Over on the Republican side, the far less covered contest was between John McCain and Mitt Romney. MSNBC’s Joe Scarborough observed that the media had a favorite in this race, too: “The press corps — for the most part, there are exceptions — loathe Mitt Romney. And the press corps loved to see all of the Republicans [at the ABC debate this past Saturday night] kicking the tar out of him, and they were all sitting there smirking,” Scarborough pronounced on Morning Joe in advance of the primary.

“I think every last one of them would move to Massachusetts and marry John McCain if they could,” he added.

McCain beat Romney by five points, with Iowa winner Mike Huckabee a distant third. Reading viewer emails on that Wednesday’s NBC Nightly News, anchor Brian Williams admitted the media had been too swept up in their coverage of Obama and Clinton: “A viewer from Richmond correctly noted John McCain didn’t get all the attention he deserved in last night’s victory.”

■ 2012: With no contest on the Democratic side, the Republicans were the main event in 2012. The weekend before the primary, both ABC and NBC hosted candidate debates anchored by their networks’ stars. Instead of asking questions of interest to GOP primary voters, ABC’s January 7 debate hit the candidates with a six-to-one liberal agenda; the next day’s debate on NBC was skewed eight-to-one.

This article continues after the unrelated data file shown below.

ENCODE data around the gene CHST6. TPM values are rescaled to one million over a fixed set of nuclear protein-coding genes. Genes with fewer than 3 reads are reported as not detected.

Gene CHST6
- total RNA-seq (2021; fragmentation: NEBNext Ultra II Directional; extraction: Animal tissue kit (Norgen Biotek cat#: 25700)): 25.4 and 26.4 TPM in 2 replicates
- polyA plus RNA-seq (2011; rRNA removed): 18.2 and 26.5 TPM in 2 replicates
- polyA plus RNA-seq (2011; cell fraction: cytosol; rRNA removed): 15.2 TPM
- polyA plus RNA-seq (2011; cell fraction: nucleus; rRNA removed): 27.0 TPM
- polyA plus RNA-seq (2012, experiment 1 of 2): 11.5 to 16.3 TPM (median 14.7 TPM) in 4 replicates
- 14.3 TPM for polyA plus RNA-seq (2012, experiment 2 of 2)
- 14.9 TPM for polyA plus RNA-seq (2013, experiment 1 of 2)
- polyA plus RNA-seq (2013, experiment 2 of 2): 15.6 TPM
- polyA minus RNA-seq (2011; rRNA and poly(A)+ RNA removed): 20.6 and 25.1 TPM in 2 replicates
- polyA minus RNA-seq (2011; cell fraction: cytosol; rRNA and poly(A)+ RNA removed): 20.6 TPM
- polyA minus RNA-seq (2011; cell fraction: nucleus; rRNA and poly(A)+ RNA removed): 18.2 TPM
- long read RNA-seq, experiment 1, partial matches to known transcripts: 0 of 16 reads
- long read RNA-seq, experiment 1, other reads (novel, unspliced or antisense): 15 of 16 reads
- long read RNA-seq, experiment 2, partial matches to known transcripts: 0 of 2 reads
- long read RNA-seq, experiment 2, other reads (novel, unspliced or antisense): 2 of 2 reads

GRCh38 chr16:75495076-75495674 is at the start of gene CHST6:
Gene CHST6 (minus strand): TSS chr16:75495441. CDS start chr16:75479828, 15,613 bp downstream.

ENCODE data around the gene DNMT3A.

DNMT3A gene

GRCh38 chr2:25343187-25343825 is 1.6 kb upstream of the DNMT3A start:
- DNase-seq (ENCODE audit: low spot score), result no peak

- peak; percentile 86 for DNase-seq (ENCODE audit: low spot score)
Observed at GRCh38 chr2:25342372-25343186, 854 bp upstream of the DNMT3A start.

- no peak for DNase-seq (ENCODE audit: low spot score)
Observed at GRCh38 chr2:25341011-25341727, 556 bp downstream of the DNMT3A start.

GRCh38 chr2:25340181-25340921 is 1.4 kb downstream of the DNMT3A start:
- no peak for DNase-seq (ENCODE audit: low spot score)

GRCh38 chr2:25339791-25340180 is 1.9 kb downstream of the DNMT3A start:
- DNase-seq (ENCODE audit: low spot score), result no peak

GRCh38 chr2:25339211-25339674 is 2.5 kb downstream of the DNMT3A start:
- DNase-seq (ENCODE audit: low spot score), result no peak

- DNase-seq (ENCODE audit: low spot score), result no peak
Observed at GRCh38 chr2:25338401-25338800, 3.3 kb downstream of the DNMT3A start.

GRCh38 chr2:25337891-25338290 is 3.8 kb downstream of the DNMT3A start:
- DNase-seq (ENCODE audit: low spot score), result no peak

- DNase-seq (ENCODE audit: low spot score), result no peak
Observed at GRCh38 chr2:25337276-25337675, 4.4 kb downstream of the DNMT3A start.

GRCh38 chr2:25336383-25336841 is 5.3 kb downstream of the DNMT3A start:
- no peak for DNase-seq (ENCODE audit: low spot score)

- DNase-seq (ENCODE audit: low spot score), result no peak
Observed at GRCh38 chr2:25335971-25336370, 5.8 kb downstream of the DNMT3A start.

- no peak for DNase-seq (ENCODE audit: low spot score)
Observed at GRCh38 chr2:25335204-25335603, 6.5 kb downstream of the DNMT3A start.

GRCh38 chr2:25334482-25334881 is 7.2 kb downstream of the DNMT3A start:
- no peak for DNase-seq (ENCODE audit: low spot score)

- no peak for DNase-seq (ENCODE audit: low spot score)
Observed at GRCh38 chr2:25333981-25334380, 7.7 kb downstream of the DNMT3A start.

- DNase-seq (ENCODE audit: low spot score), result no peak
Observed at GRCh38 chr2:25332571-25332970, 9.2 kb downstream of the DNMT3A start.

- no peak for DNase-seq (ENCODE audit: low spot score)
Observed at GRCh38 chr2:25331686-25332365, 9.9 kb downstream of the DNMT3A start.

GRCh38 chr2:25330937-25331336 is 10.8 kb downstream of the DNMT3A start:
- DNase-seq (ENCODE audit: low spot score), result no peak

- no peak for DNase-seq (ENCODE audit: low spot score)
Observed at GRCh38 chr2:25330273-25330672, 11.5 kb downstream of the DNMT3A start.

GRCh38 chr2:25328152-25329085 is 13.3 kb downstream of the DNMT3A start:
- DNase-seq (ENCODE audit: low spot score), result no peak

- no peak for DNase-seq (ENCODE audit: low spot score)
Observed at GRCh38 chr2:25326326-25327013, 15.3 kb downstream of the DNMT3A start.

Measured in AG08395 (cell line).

That Sunday (January 8), Politico’s Roger Simon posted a column (“They Are Not Worthy”) reflecting both the arrogance of the media elite and their disdain for conservatives: “This gym at St. Anselm College is packed with the most talented political journalists in America....The real question I have is this one: Is the Republican field worthy of the press that covers it?”

The media lobbed criticisms at virtually all of the major candidates. The day before the primary, NBC’s Ann Curry suggested Mitt Romney’s success outside of government would hurt him among voters. She asked MSNBC’s left-wing host, Dylan Ratigan: “How vulnerable do you think Mitt Romney could be in highlighting his business background, given this sort of anti-Wall Street/Occupy climate we’re in?”

Journalists joyfully distorted a remark Romney had made against government-run health insurance, saying “I like being able to fire people” when their service is poor. The morning of the primary, CBS’s Bob Schieffer hooted that “the only thing worse you could say is... that Herbert Hoover is my hero or something like that.”

That night, ABC’s World News Tonight treated as meaningful a crackpot screaming at Romney as the candidate held a small child outside of a polling place. “Those shouts there, ‘Are you going to fire the baby?’” ABC’s David Muir explained for the hard-of-hearing, as he promised: “These are words that are going to follow Mitt Romney beyond New Hampshire right into South Carolina.”

Over on CNN, the primary-day bashing was aimed at Rick Santorum, who had surged following a strong showing in Iowa. Commentator L. Z. Granderson claimed (without evidence) that Santorum’s Christian rhetoric was to blame for despicable violence, including murders: “His anti-gay rhetoric justifies, for some people, the bullying in school, the senseless beatings of people perceived to be gay and the under-reported murders of transgender people.”